The Pulse Of Veterinary Medicine

Vet-To-Vet Conversation With IDEXX

Getting Behind Continuing Education

In my 30-year career as a credentialed veterinary technician, I have been in small animal and exotic practices, research, education, corporate medicine, leadership, management and consulting. I may have reached my ultimate dream position at the National Association of Veterinary Technicians in America (NAVTA), and it’s icing on the cake to be a part of the NAVC team as Senior Manager of Veterinary Technician Programs. Over those 30 years, I’ve learned a few things about the importance of education in veterinary practices.

In my 30-year career as a credentialed veterinary technician, I have been in small animal and exotic practices, research, education, corporate medicine, leadership, management and consulting. I may have reached my ultimate dream position at the National Association of Veterinary Technicians in America (NAVTA), and it’s icing on the cake to be a part of the NAVC team as Senior Manager of Veterinary Technician Programs. Over those 30 years, I’ve learned a few things about the importance of education in veterinary practices.
 

The obvious, and less obvious, benefits

We all know that the only way for veterinary staff to stay current with new diagnostics, technologies, disease screening, management protocols and more is through continuing education. We also know that training existing and new staff members can require time and money. But it’s worth every effort and here’s why:

Veterinary medicine has changed—from medicine, treatment and procedures to technology and everything in between. Along with these changes, best-practice standards have reached an all-time high and have the potential to reach a much greater level with all of the tools available to us.

Each and every member of the veterinary health care team is equally important in the day-to-day operations of the practice. If staff members aren’t empowered to work to their full potential or given the tools to excel in their roles, the whole team suffers. The team will lack the self-confidence they need to fully leverage their skills. Education is key to upholding best-practice standards that allow patients, clients, your health care team and your practice to exceed expectations.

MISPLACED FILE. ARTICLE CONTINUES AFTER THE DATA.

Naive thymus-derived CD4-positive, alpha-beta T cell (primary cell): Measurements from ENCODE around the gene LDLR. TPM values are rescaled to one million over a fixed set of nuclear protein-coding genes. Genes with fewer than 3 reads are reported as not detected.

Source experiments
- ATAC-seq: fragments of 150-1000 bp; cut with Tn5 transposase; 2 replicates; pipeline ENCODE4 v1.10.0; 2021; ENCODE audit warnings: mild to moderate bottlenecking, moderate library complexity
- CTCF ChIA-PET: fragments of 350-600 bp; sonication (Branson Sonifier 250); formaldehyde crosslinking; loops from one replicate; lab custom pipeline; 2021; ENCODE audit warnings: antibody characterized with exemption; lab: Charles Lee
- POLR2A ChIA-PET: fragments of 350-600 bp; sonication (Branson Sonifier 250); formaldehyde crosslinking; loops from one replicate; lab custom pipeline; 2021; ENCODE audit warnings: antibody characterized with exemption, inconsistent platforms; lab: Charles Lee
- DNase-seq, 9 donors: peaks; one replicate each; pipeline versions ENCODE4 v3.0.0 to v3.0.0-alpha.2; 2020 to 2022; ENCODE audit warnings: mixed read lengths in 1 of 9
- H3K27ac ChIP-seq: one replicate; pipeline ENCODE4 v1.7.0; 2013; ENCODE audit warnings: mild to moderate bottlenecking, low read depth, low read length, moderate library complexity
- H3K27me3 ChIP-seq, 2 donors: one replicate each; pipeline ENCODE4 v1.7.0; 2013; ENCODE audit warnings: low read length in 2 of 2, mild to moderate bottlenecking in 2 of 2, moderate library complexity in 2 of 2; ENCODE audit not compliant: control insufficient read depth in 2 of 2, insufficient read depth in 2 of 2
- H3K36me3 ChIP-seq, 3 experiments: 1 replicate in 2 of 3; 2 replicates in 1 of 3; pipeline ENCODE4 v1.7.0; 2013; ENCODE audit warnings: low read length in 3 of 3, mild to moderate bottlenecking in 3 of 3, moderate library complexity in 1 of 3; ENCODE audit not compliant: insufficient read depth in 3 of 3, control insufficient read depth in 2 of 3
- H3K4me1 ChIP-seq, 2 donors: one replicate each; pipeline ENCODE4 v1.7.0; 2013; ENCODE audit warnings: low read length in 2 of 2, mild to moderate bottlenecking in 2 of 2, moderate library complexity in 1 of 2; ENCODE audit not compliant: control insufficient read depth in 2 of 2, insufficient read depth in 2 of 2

Happy team members have a higher retention rate and will stay at the practice that challenges them appropriately. Education provides your staff with goals to strive for every day, allowing them to work toward their individual and team potential. An educated staff can, in turn, help educate pet owners to better understand and be more likely to comply with your recommendations. And all of this leads to what matters most—the best possible care for your patients.
 

Continuing education (CE) is for everyone

CE is so important for everyone on the veterinary health care team. CE used to be considered optional—done only if you wanted to improve techniques or implement something new to make life easier in the practice. As time went on, we started to realize that CE is the only way to keep up with the times and learn what’s new out there—how to make the hospital more efficient, bring new instrumentation or protocols into the practice to increase revenue opportunities and how to provide more to our clients and patients as we improve upon best practices.

Last but not least, continuing education opens the door to new opportunities to enhance our passions and our careers. I’m happy that more states are starting to see the importance of continuing education and requiring it for licensing and credential renewal. I think states where there are no requirements to date will start to follow suit in this important area. Many of them have already begun the process.